"Here Come The Nice" is a full-on vaults trawl - a 4CD Deluxe Presentation Box Set comprising of 41 Previously Unreleased tracks. In fact the full 75-song compliment has been newly remastered from original Mono and Stereo masters and newly mixed from studio multi-track session tapes for this release. The entire project was overseen by surviving band members IAN McLAGAN and KENNEY JONES - coordinated by Small Faces reissue series producer ROB CAIGER. Scrupulous tape sourcing and recovery of them has taken him over five years alone - with the remastering being handled by sound engineers NICK ROBBINS and ROB KEYLOCH (who were involved in all four of the much-praised 2012 Deluxe Editions - which I've also reviewed).

"Here Come The Nice" by SMALL FACES is on Charly/Immediate CHARLY 110 BX and although initially rumoured on the Net to be a US-only release due to licensing issues - it is now a 28 January 2014 Worldwide release (February 2014 in the USA). Housed in a 10" x 10" hard card box - it's a limited edition of 3000 with the certificate inside signed by Kenney Jones and Ian McLagan. Here's a detailed breakdown of the contents:

CD1 is "Small Faces Singles - Worldwide As Bs & EPs"

20 Tracks - 54:16 minutes. All were issued as 7" single versions/edits around the world and are in MONO. The liner notes also advise which were used on the Mono variants of the albums. None are unreleased but timing errors on old CD reissues have been corrected.

CD2 is "Small Faces In The Studio - Olympic, IBC & Trident Sessions - Part 1"

18 tracks - 52:17 minutes. All tracks are previously unreleased versions - 1 to 3 and 10 to 12 are MONO - all others are STEREO.

CD 3 is "Small Faces In The Studio - Olympic, IBC & Trident Sessions - Part 2"

16 tracks - 49:47 minutes. All tracks are previously unreleased versions - 4 to 10 are MONO - all others are STEREO.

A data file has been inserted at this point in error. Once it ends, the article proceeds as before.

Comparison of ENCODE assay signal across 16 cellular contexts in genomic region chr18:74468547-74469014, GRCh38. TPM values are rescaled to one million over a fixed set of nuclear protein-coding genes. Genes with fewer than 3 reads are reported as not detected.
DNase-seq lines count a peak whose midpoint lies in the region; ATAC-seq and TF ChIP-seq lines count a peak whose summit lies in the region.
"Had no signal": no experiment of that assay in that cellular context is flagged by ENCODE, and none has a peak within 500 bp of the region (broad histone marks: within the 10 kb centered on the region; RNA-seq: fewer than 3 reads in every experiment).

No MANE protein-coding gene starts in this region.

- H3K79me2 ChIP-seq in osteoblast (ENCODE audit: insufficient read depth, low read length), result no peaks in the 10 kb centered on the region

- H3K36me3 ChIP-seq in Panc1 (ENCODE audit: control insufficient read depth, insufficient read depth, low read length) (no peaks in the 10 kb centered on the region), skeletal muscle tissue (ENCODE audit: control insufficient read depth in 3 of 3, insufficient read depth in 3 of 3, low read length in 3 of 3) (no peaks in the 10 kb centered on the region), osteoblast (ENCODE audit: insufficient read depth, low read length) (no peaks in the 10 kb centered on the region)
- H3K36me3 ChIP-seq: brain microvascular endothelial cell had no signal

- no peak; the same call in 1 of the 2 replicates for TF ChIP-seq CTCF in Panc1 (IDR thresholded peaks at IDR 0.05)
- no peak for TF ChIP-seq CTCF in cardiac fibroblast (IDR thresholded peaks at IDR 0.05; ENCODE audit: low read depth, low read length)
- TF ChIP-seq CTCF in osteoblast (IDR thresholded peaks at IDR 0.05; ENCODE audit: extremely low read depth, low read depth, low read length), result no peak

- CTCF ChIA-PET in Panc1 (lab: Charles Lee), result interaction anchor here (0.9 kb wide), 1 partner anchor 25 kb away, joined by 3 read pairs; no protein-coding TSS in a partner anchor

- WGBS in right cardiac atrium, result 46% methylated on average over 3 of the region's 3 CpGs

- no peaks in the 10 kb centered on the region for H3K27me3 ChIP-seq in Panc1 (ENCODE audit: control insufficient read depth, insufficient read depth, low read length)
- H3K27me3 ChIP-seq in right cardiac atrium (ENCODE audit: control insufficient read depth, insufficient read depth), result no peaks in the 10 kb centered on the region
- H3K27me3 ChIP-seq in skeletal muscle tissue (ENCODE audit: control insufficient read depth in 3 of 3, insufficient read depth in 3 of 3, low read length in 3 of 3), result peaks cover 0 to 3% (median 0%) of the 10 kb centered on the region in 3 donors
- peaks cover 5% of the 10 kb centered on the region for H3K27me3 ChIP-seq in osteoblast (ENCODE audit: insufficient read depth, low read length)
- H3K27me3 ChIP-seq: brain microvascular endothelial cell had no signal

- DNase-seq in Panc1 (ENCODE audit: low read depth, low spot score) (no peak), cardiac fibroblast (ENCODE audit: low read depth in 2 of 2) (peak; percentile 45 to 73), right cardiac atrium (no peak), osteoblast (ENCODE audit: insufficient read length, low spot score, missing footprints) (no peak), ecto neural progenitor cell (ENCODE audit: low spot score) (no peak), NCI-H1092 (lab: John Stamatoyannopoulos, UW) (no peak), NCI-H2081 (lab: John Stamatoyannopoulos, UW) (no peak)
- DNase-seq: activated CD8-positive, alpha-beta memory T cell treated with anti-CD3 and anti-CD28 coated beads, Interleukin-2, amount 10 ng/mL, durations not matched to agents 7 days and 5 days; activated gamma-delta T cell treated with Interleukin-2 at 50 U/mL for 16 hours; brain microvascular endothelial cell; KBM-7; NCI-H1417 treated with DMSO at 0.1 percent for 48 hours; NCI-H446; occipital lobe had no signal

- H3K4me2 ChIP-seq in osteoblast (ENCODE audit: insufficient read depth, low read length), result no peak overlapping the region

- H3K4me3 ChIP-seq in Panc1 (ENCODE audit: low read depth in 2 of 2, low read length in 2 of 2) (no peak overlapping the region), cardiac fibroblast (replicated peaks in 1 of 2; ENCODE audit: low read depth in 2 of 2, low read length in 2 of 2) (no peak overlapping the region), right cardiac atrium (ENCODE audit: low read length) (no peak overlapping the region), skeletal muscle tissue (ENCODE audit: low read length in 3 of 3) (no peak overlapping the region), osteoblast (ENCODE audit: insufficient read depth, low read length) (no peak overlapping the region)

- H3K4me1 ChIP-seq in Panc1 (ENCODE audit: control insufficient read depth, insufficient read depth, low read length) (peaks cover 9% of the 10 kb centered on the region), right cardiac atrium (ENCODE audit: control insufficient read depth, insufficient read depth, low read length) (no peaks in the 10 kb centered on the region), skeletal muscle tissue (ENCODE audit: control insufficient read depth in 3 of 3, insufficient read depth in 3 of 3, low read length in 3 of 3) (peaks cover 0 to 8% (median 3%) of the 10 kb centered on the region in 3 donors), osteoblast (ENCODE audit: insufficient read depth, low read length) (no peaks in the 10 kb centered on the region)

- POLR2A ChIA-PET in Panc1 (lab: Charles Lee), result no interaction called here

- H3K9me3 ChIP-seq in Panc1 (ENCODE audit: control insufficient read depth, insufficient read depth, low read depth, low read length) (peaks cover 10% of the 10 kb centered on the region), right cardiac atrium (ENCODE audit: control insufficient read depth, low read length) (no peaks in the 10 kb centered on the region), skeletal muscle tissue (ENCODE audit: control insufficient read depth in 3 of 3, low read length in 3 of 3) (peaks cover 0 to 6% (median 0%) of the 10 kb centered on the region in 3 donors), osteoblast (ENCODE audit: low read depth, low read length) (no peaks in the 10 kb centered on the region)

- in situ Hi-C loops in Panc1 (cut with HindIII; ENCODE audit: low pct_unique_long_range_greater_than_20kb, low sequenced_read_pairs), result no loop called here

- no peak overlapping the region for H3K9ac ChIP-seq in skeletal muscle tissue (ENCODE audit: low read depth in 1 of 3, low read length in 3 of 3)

CD 4 is "Alternate Small Faces - Out-Takes & In Concert"

21 Tracks - 63:31 minutes. Tracks 6, 7, 9, 10, 11, 12 and 13 are Previously Unreleased. Tracks 17, 18, 19, 20 and 21 are Live from the Newcastle City Hall on 18 November 1968 and are from the Pye Studio master tapes with pitch and speed corrections. Tracks 4, 6 and 12 to 15 are MONO - all others are STEREO.

The 72-page colour hardback book has a Foreword by Pete Townshend of The Who and liner notes by noted writer Mark Paytress with contributions from Kenney Jones, Ian McLagan, Rob Caiger, Tosh Flood, Barry Green, Gered Mankowitz, Ken Sharp and Jeff Slate. There are many other Rock celebrity names with quotes as well. As a coffee-table book it's properly gorgeous and the last set of pages in particular (51 through to 69) are beautifully done - featuring song-by-song annotation of the highest quality with new info and great colour photographs.

Speaking of photography - I have to admit to massive disappointment at the rather dull-looking 'Lyrics' book. Apart from some full-page Repros of rare single and album artwork - the rest of it is all sepia-tinted black and white photos with not a jot of that great Sixties colour in evidence anywhere (rather like the terrible booklet in The Rolling Stones "London Years" box set). I suspected licensing costs at first (too cost prohibitive) - but it’s worse. According to Gered Mankowitz (who photographs are long since associated with the band) - Immediate got loads of full colour negatives but Gered never got them back. He was left with only a handful of colour negs literally and boxes of black and white. Hence all that beautiful colour artwork, all that great Sixties look, all that cool promo stuff appears to have been lost or chucked. I say this because after the beautiful colour images in the hardback - the dark pages of "Lyrics" with all the images faded into the back of the text (making some of it almost unreadable) comes as a real visual let down. But - and I should stress this - they've done a classy job with what they've had to work with.

There's also a paper repro of the "Ogden's Nut Gone Flake" Press Kit - a three-way fold-out 1967 rarity which pictures the album, the band and lists their personal details as well as some witty Immediate blurb and words.

There are 2 facsimile foldout posters in colour - a Live Gig Poster for Newcastle City Hall, June 8th with Gary Walker & The Rain, P.P. Arnold, The Nice & The Sect with John Peel as compere and a foldout advert poster for "Tin Soldier" single on Immediate IM062 (essentially the Picture Sleeve of the British issue).

There's 2 Gered Mankowitz Fine Art Prints - the boys holding the Itchycoo Park sign (in colour) and four children holding the same sign upside down (in black and white)